An art installation in Pittsburgh was shut down after three people reportedly had seizures while visiting the exhibit.
EMS units told KDKA said they were called to the exhibit three times over the weekend due to patrons having seizures. Two people had to be taken to the hospital, and one person was treated on scene.
A seizure is a collection of symptoms that occur when there is an abnormal surge of electrical activity in the brain. It can cause uncontrolled movements and sensory experiences.
Dr. Lara Jehi, a neurologist with the Epilepsy Center at the Cleveland Clinic, told CBSNews.com that seizures happen to about 10 percent of the population at least once in their lives.
"The easiest way to think of it is if you think of the brain as a machine," she said. "All the wiring needs be perfect and the parts need to be working. If not, it could have a short circuit and an electrical burst."
The symptoms of a seizure can vary depending on the spot in the brain that is overwhelmed by the electrical activity, explained Jehi, who did not treat any of the Pittsburgh cases.
Flashing lights are a common trigger of people who have a seizure that begins in the occipital lobe, or visual processing center of the brain. People with these seizures may see abnormal lights and colors. Others may experience the electrical activity taking over their whole brain, which affects their balance and motor control. This is typically what happens when people are seen convulsing.
Jehi added that certain patterns like black and white stripes or a light that is shining at a specific frequency can also lead to a seizure. Teenagers are also more likely to have seizures due to flashing lights because of a condition called juvenile myclonic epilepsy.
"Whenever they go out dancing and they haven't had much sleep and they may have been drinking in a dark nightclub with flashing lights, whenever they get on the dance floor with flashing lights -- they have a seizure," Jehi explained.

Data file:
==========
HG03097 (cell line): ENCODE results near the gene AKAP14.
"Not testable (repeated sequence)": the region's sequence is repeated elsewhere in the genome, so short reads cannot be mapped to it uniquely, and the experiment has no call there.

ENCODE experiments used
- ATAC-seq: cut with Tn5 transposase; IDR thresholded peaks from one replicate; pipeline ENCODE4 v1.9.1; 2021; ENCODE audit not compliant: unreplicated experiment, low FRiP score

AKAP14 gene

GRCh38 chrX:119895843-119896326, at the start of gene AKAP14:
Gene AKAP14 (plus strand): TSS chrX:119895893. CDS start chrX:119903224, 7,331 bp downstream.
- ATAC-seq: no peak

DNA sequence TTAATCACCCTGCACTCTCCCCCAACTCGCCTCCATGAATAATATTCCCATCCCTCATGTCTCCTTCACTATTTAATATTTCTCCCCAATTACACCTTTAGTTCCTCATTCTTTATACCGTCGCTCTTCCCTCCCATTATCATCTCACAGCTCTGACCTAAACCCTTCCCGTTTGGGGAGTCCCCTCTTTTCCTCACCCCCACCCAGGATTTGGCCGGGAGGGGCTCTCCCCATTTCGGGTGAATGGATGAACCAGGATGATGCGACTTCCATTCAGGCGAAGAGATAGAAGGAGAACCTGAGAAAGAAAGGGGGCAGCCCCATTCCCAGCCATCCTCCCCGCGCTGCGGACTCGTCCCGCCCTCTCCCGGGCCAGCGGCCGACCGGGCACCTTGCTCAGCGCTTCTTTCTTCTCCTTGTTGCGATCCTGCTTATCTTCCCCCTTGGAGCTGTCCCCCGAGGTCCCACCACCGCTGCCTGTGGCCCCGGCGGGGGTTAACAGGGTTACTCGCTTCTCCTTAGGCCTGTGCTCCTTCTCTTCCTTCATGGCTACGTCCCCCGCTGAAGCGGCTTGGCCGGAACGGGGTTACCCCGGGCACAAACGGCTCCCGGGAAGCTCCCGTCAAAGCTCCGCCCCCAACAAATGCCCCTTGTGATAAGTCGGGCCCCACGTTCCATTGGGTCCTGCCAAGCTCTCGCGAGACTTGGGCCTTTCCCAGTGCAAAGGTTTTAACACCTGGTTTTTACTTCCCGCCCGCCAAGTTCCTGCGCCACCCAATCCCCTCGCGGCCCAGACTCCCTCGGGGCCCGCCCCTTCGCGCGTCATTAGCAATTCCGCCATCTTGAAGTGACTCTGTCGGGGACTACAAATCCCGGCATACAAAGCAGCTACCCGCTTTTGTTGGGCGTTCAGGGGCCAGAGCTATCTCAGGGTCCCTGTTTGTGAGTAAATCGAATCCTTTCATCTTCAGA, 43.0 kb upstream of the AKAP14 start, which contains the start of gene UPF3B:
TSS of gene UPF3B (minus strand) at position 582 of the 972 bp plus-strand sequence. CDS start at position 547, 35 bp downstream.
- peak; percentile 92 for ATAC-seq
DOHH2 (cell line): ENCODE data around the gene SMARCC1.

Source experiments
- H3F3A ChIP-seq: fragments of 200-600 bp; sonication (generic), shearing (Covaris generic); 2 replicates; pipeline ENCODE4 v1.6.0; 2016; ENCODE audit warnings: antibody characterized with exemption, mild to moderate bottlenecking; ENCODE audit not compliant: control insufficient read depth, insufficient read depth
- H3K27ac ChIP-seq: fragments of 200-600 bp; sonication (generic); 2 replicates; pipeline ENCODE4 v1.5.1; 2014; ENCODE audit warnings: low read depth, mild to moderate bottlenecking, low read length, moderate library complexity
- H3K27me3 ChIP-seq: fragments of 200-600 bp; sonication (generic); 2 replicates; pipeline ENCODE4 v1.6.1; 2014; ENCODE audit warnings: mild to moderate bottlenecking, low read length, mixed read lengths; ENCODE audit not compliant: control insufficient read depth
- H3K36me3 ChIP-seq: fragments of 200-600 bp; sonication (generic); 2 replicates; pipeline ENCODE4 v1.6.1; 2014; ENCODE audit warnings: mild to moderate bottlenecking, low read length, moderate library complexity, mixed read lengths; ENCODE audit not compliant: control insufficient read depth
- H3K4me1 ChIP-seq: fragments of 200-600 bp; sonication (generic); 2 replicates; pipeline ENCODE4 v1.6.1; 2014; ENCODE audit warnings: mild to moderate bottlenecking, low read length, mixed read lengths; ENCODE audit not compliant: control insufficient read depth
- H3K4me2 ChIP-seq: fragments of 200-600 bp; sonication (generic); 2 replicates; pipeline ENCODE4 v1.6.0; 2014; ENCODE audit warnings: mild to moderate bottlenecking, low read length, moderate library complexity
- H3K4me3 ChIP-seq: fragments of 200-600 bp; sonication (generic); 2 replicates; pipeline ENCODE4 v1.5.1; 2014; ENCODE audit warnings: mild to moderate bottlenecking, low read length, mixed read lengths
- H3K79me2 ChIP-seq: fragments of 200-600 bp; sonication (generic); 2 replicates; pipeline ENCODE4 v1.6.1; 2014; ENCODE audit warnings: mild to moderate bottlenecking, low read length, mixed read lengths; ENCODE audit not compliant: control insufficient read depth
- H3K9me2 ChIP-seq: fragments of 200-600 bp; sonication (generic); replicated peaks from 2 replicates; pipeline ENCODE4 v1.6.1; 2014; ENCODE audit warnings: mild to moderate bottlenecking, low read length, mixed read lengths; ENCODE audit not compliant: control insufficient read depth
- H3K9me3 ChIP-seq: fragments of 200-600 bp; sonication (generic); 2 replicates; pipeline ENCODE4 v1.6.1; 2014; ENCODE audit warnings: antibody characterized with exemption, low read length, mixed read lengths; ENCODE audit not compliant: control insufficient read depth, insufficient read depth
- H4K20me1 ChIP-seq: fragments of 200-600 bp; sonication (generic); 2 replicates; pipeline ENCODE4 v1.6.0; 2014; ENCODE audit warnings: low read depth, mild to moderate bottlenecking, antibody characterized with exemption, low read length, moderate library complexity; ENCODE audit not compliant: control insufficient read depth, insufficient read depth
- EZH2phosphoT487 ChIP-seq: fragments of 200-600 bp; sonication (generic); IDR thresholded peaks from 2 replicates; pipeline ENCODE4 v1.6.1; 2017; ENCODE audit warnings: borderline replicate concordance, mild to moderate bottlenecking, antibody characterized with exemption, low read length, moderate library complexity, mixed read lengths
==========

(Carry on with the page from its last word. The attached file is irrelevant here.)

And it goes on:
"Zee" had been featured in other galleries in Pittsburgh, and a spokesperson for the Pittsburgh Cultural Trust admitted to the Pittsburgh Tribune-Review that some visitors had previously experienced seizures at those locations.
Before entering the art exhibit, patrons were required to sign a waver, notifying them that they would be exposed to "intense stroboscopic light in combination with thick artificial fog, resulting in a loss of spatial orientation." It also warned that people who had a personal or family history of photosensitive epilepsy, breathing problems, heart problems, migraines, claustrophobia or anxiety should not enter the exhibit.
Firefighters measured the air quality and determined it was not dangerous, District EMS Chief Paul Sabol told the Pittsburgh Tribune-Review.
If you are prone to occipital lobe seizures, Jehi suggests trying to avoid the source that triggers your problem. Sitting further away from the TV and watching the TV in a well-lit room can also help. Covering one of the eyes with a hand can also stop seizures, since typically people need to be looking at the trigger with both eyes in order to cause the synchronization in the brain that leads to an episode. Seizure medication may be necessary to prevent episodes from happening.
Jehi added that if you are around someone who has a seizure, put a pillow or jacket underneath their heads and turn them on their sides so they don't choke. Do not put anything in their mouth, because they may bite down and break the object, leading to choking. The seizure should stop within one or two minutes, but if it doesn't, call 911 immediately.
The installation will remain closed until changes are made, and no date has been set for a re-opening.